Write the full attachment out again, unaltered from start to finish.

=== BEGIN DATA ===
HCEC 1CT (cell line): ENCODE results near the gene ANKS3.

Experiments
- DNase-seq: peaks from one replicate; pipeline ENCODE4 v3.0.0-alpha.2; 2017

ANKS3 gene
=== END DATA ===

HCEC 1CT (cell line): ENCODE results near the gene ANKS3.

Experiments
- DNase-seq: peaks from one replicate; pipeline ENCODE4 v3.0.0-alpha.2; 2017

ANKS3 gene